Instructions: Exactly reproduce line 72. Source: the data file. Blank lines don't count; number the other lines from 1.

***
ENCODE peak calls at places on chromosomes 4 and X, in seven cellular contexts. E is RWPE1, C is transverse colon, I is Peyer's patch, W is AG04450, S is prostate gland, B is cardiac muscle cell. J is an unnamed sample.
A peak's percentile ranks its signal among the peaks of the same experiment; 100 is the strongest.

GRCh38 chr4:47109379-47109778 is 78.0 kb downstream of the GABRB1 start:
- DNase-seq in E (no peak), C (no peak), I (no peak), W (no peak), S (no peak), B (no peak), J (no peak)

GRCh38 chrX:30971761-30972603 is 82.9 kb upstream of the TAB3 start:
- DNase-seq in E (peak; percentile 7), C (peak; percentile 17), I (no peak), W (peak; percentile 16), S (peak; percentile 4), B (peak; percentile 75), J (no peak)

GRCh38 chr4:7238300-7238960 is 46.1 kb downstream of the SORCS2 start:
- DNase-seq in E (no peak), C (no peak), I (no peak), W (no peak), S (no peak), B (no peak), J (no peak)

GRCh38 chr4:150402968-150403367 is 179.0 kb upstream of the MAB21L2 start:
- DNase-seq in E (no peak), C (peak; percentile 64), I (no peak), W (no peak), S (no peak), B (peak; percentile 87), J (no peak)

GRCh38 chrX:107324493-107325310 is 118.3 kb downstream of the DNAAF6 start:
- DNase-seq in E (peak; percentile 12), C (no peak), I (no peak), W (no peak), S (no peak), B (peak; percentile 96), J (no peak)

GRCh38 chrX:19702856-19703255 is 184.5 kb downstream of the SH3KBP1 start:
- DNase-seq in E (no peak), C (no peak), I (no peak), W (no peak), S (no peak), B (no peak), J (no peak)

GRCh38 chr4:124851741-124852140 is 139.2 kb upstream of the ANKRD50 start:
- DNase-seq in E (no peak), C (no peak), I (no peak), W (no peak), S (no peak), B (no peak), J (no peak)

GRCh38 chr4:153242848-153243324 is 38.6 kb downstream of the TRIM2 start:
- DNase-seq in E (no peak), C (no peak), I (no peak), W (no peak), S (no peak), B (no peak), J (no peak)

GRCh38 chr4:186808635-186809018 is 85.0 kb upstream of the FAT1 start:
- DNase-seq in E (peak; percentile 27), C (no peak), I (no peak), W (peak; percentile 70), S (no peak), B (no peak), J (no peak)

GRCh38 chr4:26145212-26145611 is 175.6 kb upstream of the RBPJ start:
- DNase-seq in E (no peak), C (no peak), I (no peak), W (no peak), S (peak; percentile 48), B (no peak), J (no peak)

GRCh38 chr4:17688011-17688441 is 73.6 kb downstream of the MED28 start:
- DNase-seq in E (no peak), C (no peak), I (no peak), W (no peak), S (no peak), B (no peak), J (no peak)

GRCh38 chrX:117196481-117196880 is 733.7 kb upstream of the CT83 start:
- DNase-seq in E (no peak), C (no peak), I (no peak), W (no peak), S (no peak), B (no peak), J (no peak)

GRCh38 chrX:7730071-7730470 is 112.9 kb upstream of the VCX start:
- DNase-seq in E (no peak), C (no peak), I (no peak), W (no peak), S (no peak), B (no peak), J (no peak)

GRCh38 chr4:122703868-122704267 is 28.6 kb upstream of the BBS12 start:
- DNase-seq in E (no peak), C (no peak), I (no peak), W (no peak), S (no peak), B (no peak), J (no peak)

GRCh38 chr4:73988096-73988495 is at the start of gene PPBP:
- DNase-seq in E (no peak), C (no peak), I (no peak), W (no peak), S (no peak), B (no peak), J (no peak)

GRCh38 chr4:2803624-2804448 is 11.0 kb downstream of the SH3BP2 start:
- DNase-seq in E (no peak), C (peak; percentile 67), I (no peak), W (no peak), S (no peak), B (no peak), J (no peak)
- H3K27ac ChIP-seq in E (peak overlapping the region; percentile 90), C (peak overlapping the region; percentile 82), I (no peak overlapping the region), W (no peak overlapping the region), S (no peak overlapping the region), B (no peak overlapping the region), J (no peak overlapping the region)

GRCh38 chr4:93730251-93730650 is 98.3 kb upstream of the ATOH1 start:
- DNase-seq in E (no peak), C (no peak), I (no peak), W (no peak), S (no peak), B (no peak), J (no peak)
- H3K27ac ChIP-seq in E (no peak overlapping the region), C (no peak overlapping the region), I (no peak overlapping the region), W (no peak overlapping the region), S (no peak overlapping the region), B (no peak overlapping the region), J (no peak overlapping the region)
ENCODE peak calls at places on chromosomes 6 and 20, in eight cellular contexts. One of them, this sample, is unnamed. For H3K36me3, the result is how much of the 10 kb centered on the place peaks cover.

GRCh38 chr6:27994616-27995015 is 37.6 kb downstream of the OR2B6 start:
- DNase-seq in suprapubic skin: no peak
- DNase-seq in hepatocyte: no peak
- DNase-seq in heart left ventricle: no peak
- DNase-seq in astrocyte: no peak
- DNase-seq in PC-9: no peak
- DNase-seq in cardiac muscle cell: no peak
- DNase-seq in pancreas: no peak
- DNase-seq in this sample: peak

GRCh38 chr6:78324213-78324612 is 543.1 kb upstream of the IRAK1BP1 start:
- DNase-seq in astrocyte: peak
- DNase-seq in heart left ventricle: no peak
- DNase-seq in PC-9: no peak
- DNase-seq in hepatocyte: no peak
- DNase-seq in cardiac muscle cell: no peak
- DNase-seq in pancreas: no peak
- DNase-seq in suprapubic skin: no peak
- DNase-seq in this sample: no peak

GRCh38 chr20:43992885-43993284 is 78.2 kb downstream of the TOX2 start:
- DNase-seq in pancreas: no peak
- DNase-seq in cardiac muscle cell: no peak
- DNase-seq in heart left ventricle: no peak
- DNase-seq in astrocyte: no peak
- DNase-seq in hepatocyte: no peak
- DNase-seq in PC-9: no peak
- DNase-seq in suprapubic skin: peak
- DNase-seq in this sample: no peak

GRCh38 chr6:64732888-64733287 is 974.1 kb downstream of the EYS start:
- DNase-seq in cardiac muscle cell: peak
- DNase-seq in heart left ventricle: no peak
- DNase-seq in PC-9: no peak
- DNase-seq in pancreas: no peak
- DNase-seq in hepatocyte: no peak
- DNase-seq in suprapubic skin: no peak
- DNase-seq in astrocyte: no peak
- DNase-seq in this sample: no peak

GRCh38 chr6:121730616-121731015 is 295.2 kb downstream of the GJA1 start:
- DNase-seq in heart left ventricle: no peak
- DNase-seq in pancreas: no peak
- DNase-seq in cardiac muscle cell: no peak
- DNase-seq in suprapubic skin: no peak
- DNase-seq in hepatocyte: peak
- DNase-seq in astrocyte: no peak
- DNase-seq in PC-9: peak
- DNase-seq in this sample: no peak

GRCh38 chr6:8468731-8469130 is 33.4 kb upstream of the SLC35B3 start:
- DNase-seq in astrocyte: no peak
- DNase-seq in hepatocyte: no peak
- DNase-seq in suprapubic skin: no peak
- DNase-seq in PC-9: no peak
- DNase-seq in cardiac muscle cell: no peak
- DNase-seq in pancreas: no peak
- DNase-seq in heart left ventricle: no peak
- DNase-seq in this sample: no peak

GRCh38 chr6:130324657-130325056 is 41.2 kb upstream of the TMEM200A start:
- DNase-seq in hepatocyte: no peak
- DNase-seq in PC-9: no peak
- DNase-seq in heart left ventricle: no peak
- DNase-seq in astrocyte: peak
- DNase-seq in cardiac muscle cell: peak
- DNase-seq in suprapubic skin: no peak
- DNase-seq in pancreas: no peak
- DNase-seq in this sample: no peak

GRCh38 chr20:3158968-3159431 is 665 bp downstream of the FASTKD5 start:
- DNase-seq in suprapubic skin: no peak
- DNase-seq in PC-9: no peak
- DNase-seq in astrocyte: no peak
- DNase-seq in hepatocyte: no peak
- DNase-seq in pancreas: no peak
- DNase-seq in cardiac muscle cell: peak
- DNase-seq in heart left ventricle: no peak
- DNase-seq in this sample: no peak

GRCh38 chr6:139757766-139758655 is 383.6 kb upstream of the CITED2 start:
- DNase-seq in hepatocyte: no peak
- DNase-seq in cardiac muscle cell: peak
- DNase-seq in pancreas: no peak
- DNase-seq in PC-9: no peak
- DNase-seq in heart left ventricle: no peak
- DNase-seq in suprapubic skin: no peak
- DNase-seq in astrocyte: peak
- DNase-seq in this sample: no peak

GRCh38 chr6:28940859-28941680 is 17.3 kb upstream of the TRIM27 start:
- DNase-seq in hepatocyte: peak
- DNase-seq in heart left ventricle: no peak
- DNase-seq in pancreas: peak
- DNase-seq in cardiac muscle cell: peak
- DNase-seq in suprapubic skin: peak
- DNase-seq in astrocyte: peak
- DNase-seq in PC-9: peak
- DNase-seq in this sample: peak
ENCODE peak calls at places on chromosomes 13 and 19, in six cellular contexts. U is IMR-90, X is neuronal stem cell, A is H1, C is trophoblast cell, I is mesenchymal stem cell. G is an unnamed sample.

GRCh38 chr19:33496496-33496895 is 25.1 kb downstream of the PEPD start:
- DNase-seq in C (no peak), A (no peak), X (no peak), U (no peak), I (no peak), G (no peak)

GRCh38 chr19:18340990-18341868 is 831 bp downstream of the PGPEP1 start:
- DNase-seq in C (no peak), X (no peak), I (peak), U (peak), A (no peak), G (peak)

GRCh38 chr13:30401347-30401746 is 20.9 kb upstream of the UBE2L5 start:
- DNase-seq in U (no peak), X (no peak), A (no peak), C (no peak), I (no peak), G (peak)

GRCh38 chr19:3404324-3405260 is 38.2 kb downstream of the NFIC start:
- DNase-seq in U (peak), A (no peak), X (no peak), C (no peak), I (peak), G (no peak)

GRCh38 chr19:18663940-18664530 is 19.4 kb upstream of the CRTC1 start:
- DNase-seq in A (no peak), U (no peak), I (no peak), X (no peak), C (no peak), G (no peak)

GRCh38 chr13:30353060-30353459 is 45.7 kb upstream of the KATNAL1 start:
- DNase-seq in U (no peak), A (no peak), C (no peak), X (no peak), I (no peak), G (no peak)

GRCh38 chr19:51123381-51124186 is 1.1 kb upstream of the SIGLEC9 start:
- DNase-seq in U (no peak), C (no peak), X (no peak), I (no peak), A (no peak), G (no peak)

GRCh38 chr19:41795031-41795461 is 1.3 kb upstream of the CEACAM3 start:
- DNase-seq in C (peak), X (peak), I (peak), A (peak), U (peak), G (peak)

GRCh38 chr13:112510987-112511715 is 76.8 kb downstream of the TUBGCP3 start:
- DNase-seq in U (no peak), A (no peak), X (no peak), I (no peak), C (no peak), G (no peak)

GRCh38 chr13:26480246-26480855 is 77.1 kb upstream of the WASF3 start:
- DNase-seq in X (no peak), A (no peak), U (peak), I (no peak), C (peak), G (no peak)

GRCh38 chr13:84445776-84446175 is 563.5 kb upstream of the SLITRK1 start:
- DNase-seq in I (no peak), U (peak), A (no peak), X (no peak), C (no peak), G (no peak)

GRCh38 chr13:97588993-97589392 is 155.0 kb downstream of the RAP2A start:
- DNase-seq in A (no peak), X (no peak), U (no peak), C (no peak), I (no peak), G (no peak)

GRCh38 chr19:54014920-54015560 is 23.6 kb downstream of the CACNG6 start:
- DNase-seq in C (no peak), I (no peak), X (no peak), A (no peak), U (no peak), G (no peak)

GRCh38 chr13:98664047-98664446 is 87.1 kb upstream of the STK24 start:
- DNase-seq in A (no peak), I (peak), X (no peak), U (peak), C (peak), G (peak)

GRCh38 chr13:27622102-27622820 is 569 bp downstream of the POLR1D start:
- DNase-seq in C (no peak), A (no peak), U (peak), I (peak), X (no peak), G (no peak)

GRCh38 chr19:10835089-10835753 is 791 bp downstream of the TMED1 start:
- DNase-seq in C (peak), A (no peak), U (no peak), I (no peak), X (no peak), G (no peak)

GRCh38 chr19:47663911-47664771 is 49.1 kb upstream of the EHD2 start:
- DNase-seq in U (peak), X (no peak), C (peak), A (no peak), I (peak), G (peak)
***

- DNase-seq in hepatocyte: no peak